Has the experience of writing American Ghost changed the way you believe in or regard the supernatural and such issues as the soul?
“I don’t think it has changed as much as crystallized. I have no idea what’s going to happen after I die, or where my loved ones are. I’m a historian, a journalist, a facts person.
“If you talk to me 10 or 20 years down the line, when I’ve probably had more death and grief under my belt, I may feel differently, but I don’t think I could ever say with complete conviction that I know what happens after you die. And I really don’t trust anybody who does, because how do they know?
“At every book signing I have people come up and tell me that they’re in touch with their late husband or they’ve spoken to the dead. Perhaps they have a need to believe and I’m not the one who can say for sure that there’s no such thing as ghosts or life after death or a soul.”
So what you described as happening to you at La Posada, and which you included in the book, is not enough to convince you?
“I don’t think there could be enough to convince me. I’m not saying there’s no such thing as an afterlife, but I’m also not saying that there is, which is sort of a namby-pamby answer.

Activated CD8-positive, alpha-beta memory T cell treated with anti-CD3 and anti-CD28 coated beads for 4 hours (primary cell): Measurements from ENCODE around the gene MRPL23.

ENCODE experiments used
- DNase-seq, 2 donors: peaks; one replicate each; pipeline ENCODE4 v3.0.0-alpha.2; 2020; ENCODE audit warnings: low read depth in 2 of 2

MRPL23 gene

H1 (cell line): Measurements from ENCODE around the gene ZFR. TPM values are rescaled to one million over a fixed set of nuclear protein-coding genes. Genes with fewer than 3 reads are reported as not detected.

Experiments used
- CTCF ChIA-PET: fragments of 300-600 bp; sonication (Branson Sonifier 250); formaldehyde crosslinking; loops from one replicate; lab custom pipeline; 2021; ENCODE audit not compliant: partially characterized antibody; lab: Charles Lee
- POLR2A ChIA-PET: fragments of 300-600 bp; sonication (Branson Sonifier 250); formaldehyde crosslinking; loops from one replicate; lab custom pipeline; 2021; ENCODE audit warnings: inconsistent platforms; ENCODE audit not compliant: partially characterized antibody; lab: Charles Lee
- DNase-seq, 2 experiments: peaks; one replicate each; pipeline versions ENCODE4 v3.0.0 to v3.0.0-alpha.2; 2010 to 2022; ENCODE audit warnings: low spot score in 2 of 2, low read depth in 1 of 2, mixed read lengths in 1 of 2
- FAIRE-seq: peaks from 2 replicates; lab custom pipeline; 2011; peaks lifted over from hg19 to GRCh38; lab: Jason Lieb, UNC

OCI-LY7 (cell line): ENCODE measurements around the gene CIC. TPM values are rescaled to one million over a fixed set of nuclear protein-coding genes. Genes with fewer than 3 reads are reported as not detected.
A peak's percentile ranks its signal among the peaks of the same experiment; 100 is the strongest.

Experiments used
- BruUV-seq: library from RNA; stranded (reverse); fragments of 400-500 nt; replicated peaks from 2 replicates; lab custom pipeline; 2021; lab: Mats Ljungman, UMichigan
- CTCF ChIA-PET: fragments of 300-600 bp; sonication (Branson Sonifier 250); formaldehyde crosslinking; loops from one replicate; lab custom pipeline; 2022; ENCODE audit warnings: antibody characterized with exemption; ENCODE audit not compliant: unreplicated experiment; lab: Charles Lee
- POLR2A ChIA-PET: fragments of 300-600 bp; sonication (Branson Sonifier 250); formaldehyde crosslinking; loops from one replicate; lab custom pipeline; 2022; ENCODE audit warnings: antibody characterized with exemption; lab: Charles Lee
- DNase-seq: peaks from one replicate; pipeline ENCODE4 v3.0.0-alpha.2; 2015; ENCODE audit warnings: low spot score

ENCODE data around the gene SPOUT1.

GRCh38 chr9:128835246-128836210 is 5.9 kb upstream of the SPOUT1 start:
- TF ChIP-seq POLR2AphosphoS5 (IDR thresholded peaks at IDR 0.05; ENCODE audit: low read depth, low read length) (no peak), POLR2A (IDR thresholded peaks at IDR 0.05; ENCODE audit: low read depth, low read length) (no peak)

“Yes, I saw some lights in the room, but I was half-asleep, I’d been thinking about ghosts all day, I had barely slept and I was dying to have an experience. And when I checked out and somebody else described the same thing, it certainly made me pause
“But even if Julia’s ghost materialized and sat down where you’re sitting and answered all of the questions that I said earlier I want to ask her, I don’t know if I’d trust myself to believe it.
“If you are inclined to believe in ghosts, you’ll believe my story. If you’re not inclined, you’re never going to believe what I have to say. It’s so subjective and I’m comfortable with that level of subjectivity. I don’t see how you could ever say that you know. Nobody knows.
“One of the things that was difficult about writing this book was the level of uncertainty, the unanswered questions, the mysteries that remain.
“As a historian, there’s always a level of uncertainty that I’m uncomfortable with. In a novel you can wrap it up in a way that you can’t in non-fiction. I wish I had more answers but I think that’s just the nature, both of the mysteries of history and the mysteries of the afterlife and the soul.”
Chris Leppek may be reached at [email protected].